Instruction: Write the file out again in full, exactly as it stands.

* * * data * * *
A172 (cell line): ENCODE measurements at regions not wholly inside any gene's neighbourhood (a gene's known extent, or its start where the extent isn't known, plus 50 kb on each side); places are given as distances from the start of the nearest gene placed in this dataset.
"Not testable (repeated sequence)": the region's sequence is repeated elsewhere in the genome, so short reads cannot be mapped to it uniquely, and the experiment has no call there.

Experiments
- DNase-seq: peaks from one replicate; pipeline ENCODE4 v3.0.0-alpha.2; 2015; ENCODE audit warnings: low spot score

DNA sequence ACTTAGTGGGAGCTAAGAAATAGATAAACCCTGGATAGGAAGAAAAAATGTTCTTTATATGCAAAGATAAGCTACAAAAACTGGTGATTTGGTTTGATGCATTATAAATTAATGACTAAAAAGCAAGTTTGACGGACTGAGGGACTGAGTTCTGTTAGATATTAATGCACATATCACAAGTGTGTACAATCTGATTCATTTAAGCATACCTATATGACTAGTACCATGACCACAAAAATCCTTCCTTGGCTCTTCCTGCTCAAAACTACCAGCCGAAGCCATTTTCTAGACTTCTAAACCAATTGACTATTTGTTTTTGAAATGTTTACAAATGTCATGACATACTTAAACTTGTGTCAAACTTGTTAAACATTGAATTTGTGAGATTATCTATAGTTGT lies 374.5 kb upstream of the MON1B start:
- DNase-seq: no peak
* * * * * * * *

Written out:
A172 (cell line): ENCODE measurements at regions not wholly inside any gene's neighbourhood (a gene's known extent, or its start where the extent isn't known, plus 50 kb on each side); places are given as distances from the start of the nearest gene placed in this dataset.
"Not testable (repeated sequence)": the region's sequence is repeated elsewhere in the genome, so short reads cannot be mapped to it uniquely, and the experiment has no call there.

Experiments
- DNase-seq: peaks from one replicate; pipeline ENCODE4 v3.0.0-alpha.2; 2015; ENCODE audit warnings: low spot score

DNA sequence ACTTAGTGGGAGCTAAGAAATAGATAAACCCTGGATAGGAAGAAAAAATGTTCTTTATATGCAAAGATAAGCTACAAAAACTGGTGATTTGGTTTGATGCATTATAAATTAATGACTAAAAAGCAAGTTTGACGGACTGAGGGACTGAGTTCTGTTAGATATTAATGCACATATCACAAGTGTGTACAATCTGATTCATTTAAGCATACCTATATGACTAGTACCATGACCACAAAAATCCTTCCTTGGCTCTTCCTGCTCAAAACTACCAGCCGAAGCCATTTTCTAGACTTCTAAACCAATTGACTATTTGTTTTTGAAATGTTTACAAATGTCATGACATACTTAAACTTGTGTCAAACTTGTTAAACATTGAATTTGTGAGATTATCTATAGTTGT lies 374.5 kb upstream of the MON1B start:
- DNase-seq: no peak